Personally, I have come to believe in something I call evolutionary leadership. In my upcoming book to be published by Springer, Nurses as Leaders: Evolutionary Visions of Leadership (Rosa, 2016a), I have collaborated with thirty of the profession’s most accomplished clinicians, nurse educators, deans, CNOs, executives, acclaimed authors, global advocates, policy experts, holistic guides, nurse coaches, editor-in-chiefs, organizational presidents, NGO founders, spiritual practitioners, and administrators, to provide broad perspectives on what constitutes leadership and how we can learn to embody it. Evolutionary leadership “…merges all corners of the discipline into a cohesive force for health and wellbeing; … fully embraces the art and strategically engages the science of nursing; … [provides] historical context and… foresight; and [seeks] to unveil and awaken the inherent leader dwelling within each nurse, regardless of position, title, credentials, or specialty” (Rosa, 2016b). It isn’t enough to have a vision for leadership; it must be put into action, both locally and globally, through an ongoing commitment to advocacy.
In order to become evolutionary nurse leaders in the service of public health, we can begin by expanding how we think of our current role…
If you are a bedside nurse caring for patients at the individual level, start to consider how you impact an entire community through the intimacy of your one-on-one nurse-patient relationship. Through the care you give, education you provide, and advocacy you demonstrate, your efforts impact an entire family, block, neighborhood, and population. Bedside nurses are public health nurses.
If you are an educator, consider how your beliefs about health and wellbeing inspire entire classrooms of students, who take your expertise back to their colleagues, patients, and families. What you teach and how you teach it maintains far-reaching effects. Educators are public health nurses.
And if you are an administrator, just take a moment to acknowledge how the policies and protocols you promote, the safety you procure, and the quality outcomes you strive for elevate the very health of a city, state, or country. Without a doubt, administrators are public health nurses.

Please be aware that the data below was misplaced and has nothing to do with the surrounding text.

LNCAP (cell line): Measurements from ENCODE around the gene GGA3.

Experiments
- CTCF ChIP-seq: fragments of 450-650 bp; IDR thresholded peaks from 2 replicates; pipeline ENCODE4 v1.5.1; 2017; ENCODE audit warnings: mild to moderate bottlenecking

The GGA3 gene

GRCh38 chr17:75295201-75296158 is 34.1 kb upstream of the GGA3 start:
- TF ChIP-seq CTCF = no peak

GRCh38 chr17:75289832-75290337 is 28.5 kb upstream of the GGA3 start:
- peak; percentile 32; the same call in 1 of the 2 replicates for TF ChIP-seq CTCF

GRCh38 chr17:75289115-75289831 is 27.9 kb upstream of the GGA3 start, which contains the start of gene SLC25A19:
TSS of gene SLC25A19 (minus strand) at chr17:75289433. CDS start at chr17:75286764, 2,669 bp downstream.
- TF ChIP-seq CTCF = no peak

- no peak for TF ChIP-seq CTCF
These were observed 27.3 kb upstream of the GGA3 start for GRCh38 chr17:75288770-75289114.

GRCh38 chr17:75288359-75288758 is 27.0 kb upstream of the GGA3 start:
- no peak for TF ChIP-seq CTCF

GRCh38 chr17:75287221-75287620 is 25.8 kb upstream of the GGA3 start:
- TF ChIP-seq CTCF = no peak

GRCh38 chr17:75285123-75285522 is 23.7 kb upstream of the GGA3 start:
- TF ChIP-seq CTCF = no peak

As we move forward with this Public Health Nursing series, we will begin to explore the links that connect us, regardless of our current position or title, to global public health systems and international health goals worldwide. As I see it, public health nursing is a service to the wellbeing of humanity, a process of striving to honor cultural differences while redefining what it means to be a global citizen.
You are a public health nurse.
American Nurses Association. (2016). What is nursing? Retrieved from http://www.nursingworld.org/EspeciallyForYou/What-is-Nursing
American Public Health Associaton. (2016). What is public health? Retrieved from https://www.apha.org/what-is-public-health
Institute of Medicine. (2011). The Future of Nursing: Leading Change, Advancing Health. Washington, DC: The National Academies Press.
Rosa, W. (ed.). (2016a). Nurses as Leaders: Evolutionary Visions of Leadership. New York, NY: Springer, in press.
Rosa, W. (ed.). (2016b). Preface. In W. Rosa (Ed.), Nurses as Leaders: Evolutionary Visions of Leadership. New York, NY: Springer.
More about the Author
William (Billy) Rosa, MS, RN, LMT, AHN-BC, AGPCNP-BC, CCRN-CMC, is currently Visiting Faculty, University of Rwanda and ICU Clinical Educator, Rwanda Military Hospital, Human Resources for Health Program in partnership with the New York University Rory Meyers College of Nursing. He currently has over 65 publications for refereed and non-refereed journals, newspapers, magazines, and national platform blogs and his book, Nurses as Leaders: Evolutionary Visions of Leadership, will be released by Springer in June 2016. Billy currently sits on the US Advisory Board for the Nightingale Initiative for Global Health, and most recently received the American Association of Critical-Care Nurses' 2015 National Circle of Excellence Award and the Association for Nursing Professional Development's 2015 National Change Agent/Team Member Award.